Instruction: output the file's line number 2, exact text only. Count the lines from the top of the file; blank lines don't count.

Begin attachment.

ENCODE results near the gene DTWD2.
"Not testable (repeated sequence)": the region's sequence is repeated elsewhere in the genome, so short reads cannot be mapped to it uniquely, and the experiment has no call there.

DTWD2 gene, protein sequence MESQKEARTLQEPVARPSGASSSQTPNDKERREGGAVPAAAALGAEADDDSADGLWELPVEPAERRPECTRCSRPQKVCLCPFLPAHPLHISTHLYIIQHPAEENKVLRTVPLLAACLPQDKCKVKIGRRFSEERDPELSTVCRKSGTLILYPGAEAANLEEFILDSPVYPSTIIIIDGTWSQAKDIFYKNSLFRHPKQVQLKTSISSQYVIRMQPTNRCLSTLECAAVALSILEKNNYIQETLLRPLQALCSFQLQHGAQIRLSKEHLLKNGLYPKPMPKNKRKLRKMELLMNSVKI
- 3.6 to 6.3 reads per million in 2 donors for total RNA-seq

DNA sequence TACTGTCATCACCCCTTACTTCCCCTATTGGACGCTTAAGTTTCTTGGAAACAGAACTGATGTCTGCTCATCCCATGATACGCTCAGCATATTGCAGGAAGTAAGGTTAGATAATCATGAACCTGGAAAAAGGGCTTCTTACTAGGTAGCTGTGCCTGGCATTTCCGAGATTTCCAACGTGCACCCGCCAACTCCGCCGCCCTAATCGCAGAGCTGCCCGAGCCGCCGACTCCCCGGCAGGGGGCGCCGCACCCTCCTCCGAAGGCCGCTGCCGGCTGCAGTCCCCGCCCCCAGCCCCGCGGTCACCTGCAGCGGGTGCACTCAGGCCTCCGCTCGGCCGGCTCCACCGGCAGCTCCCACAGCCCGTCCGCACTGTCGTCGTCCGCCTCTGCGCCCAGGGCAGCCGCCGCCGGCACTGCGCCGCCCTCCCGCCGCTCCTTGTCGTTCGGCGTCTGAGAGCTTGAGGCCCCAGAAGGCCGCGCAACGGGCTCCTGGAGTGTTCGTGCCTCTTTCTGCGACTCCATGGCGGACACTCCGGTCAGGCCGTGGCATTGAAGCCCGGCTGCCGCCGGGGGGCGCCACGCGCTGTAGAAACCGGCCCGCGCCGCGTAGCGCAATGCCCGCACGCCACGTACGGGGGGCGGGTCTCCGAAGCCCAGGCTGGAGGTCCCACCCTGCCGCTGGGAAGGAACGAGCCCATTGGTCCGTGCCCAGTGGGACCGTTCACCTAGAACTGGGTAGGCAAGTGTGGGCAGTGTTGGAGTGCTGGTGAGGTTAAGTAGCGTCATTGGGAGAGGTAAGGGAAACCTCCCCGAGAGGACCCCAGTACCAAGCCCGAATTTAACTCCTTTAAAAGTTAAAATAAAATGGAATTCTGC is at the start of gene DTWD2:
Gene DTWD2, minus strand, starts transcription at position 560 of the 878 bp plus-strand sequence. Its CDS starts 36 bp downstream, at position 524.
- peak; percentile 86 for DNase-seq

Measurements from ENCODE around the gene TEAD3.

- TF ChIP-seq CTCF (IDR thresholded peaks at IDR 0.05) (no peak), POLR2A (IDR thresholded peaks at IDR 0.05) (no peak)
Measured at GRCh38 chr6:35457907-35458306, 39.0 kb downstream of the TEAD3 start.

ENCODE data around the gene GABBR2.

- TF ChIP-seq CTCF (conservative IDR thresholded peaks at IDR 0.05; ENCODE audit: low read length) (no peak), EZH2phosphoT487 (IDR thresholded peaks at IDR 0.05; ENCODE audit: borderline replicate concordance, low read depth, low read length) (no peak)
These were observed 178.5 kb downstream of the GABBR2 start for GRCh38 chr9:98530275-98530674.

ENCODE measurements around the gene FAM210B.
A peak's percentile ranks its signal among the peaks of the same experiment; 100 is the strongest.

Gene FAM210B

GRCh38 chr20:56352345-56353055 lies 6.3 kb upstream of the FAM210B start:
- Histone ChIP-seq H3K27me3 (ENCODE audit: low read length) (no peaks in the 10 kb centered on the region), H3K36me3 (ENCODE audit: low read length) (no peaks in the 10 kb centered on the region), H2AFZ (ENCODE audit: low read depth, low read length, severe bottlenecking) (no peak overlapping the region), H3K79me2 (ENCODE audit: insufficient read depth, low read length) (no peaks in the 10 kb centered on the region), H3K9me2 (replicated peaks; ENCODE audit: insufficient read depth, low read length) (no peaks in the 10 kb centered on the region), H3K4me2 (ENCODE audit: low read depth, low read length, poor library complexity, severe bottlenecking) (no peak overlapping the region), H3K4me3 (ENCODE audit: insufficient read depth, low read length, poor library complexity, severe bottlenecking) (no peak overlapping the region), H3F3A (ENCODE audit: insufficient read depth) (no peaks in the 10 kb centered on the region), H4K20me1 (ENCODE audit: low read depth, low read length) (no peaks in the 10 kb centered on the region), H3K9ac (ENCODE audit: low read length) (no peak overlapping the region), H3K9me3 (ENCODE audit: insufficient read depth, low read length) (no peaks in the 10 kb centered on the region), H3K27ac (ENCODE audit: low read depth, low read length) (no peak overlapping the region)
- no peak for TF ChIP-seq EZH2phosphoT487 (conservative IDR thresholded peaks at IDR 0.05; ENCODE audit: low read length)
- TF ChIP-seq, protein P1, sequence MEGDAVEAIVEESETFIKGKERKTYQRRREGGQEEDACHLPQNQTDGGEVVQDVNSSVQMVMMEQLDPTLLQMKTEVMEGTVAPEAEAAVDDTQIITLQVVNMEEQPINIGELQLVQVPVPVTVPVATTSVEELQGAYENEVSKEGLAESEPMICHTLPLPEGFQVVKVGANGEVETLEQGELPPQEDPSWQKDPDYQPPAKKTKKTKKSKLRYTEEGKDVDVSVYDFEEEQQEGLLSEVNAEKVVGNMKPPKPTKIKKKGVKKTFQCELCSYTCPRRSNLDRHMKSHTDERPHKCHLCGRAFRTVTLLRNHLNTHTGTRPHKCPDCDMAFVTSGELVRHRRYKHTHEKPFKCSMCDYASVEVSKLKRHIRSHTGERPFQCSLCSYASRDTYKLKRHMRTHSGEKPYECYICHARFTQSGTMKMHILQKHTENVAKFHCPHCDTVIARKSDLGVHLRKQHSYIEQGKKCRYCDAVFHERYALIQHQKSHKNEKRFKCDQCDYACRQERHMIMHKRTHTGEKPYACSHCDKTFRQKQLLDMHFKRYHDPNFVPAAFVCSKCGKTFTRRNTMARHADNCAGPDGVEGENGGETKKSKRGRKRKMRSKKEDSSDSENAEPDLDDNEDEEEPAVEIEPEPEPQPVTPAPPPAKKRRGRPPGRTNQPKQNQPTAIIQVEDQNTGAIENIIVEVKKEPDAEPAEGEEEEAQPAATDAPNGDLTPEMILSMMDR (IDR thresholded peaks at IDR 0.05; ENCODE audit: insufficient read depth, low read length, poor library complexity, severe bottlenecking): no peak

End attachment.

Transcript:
"Not testable (repeated sequence)": the region's sequence is repeated elsewhere in the genome, so short reads cannot be mapped to it uniquely, and the experiment has no call there.